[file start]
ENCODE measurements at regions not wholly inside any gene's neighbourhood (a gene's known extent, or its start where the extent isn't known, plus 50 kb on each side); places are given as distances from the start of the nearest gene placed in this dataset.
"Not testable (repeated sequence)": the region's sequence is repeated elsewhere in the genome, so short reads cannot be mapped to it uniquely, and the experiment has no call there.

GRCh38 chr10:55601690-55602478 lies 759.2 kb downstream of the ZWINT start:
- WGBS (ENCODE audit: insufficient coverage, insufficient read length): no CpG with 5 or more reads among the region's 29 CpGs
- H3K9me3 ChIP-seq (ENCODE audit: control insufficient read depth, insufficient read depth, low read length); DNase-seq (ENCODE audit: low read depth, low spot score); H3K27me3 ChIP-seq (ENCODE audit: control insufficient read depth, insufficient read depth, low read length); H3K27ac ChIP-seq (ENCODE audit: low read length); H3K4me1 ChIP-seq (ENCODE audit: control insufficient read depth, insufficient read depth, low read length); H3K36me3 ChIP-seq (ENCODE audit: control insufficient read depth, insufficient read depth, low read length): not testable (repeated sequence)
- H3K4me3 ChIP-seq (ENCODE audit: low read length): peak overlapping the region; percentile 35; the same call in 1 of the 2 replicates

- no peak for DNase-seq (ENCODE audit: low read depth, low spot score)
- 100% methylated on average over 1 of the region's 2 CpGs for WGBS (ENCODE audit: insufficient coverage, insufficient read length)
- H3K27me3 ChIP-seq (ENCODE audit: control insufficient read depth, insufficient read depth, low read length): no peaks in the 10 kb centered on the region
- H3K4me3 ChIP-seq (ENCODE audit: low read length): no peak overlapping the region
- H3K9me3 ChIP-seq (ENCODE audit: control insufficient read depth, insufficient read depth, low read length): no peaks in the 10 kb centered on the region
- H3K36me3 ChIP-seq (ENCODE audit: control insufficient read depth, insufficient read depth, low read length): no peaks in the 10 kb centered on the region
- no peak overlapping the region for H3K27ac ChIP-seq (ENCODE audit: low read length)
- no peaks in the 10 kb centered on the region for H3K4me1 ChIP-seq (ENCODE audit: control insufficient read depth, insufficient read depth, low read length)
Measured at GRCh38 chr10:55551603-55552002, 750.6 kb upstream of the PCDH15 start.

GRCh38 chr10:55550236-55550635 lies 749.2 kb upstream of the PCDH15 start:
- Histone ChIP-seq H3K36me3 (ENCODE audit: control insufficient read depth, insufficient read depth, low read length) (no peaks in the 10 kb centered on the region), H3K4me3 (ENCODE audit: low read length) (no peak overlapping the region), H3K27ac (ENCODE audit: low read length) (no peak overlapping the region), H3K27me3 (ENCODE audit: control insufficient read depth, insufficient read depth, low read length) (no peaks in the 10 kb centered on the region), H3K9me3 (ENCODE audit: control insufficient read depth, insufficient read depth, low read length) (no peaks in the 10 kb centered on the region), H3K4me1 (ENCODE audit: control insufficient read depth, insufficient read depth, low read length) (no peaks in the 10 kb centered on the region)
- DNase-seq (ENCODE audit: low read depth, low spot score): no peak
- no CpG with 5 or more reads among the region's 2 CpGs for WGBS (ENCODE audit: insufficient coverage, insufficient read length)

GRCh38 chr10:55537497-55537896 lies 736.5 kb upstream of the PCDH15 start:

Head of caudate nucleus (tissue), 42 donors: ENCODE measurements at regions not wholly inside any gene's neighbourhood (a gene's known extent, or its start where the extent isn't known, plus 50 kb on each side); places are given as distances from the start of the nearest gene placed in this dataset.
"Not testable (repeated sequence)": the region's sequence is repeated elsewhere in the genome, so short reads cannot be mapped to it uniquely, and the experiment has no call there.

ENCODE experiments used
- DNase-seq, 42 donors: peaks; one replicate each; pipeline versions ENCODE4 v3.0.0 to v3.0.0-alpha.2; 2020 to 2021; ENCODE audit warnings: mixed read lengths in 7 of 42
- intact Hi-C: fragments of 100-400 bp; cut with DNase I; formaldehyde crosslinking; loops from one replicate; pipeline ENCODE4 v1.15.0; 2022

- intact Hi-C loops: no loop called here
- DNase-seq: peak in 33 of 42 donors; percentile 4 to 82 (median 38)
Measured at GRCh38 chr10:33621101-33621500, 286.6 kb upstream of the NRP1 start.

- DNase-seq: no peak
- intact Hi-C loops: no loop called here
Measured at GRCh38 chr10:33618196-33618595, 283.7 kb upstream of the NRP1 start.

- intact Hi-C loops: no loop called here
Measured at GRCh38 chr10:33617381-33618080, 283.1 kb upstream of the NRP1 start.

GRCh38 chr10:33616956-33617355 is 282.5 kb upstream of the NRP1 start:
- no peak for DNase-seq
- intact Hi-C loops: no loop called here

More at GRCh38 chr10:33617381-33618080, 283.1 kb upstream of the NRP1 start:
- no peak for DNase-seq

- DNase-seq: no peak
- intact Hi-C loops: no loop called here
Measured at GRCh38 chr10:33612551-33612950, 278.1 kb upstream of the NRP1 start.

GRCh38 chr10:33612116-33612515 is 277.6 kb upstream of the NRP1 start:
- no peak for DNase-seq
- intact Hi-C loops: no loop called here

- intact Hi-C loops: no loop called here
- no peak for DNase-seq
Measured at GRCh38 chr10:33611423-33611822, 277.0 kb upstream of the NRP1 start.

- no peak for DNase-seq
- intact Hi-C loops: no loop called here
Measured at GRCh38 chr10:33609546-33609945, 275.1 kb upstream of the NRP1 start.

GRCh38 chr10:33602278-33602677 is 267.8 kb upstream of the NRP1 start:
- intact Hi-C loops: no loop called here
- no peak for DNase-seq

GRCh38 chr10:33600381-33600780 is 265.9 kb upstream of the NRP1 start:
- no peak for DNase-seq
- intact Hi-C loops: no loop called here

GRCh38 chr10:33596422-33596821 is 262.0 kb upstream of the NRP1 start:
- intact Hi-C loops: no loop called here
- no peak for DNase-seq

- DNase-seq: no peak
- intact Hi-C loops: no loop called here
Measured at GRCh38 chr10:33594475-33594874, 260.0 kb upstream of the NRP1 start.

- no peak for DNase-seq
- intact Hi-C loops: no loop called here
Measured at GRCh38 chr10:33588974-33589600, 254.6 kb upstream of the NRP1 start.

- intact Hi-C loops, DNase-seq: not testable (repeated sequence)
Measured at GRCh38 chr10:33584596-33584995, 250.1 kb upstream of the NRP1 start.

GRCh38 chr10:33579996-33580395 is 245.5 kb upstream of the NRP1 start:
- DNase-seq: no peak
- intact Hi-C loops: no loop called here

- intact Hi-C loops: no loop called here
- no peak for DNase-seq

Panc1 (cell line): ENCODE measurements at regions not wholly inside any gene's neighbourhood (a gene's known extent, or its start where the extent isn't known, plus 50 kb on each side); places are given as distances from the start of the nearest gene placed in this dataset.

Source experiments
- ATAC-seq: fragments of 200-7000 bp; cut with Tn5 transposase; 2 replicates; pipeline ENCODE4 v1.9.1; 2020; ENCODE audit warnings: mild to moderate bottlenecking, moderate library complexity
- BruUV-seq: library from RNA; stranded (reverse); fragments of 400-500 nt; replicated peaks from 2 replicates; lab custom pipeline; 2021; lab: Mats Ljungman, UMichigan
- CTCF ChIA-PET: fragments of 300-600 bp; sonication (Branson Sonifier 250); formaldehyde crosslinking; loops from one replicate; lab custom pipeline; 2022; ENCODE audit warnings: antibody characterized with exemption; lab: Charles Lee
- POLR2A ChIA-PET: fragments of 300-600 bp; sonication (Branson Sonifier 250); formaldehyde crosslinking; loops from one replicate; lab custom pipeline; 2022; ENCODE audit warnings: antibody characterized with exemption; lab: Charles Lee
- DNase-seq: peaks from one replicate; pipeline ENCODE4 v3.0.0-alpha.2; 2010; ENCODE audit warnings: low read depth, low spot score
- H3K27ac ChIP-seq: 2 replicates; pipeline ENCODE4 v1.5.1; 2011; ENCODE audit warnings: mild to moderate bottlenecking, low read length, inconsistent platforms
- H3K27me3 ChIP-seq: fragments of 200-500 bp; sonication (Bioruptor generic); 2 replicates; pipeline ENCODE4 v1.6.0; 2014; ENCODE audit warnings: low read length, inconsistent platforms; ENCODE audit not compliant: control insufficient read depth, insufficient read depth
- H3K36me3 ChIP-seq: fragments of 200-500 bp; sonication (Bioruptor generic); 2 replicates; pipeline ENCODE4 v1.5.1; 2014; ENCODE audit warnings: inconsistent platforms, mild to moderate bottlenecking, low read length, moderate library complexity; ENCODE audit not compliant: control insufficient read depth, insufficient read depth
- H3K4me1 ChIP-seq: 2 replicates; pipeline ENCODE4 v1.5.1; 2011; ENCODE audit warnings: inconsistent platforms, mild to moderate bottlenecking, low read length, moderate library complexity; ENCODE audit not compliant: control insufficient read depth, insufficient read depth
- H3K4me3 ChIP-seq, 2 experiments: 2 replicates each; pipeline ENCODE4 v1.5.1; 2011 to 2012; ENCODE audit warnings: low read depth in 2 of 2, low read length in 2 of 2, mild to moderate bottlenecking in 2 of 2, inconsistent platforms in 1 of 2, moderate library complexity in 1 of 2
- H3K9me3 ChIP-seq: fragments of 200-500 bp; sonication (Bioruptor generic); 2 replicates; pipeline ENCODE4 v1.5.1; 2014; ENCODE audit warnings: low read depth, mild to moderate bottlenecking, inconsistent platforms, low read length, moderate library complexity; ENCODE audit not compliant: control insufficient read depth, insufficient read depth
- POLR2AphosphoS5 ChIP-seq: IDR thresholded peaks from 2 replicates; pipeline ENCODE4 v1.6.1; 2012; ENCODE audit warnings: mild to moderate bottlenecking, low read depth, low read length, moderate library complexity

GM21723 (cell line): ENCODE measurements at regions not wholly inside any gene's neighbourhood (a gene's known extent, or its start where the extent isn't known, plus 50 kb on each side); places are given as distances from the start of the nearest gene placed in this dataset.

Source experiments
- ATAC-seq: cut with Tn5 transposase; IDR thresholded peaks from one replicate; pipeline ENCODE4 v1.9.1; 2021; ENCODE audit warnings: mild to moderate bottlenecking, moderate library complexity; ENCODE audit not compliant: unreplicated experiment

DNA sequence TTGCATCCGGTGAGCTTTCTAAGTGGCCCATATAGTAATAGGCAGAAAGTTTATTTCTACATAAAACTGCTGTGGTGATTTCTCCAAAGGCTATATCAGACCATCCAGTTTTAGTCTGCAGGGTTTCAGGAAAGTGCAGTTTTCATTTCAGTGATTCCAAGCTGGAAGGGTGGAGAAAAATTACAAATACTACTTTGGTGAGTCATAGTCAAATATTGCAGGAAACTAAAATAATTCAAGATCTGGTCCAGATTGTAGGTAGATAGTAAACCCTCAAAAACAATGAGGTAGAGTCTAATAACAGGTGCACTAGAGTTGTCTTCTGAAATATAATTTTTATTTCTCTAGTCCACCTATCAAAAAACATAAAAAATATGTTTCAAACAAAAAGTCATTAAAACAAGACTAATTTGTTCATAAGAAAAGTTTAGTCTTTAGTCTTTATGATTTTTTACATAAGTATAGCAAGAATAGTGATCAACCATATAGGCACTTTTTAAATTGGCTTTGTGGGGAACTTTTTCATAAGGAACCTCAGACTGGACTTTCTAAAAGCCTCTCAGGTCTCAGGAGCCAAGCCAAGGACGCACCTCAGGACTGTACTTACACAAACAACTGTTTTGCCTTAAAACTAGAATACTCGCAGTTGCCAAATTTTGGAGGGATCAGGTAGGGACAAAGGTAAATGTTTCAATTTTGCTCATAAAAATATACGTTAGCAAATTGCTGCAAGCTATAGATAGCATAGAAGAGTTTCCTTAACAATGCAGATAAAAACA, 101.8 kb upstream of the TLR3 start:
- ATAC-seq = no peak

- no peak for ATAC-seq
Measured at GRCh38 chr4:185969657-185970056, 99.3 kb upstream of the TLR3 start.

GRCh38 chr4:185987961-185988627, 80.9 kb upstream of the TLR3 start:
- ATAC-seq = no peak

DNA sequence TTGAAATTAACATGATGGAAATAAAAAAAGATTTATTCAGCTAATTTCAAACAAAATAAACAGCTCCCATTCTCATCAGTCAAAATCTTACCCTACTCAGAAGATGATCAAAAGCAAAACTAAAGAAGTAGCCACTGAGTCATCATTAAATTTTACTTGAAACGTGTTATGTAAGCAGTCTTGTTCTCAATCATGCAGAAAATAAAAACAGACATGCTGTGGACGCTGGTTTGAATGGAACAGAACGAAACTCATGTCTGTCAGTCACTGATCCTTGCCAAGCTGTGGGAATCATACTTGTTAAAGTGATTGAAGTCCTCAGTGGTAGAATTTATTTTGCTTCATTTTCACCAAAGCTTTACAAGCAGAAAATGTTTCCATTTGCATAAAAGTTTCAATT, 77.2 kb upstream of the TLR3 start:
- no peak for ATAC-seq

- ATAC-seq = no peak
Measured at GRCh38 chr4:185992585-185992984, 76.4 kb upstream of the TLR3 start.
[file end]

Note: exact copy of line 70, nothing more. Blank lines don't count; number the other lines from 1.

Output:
- intact Hi-C loops: no loop called here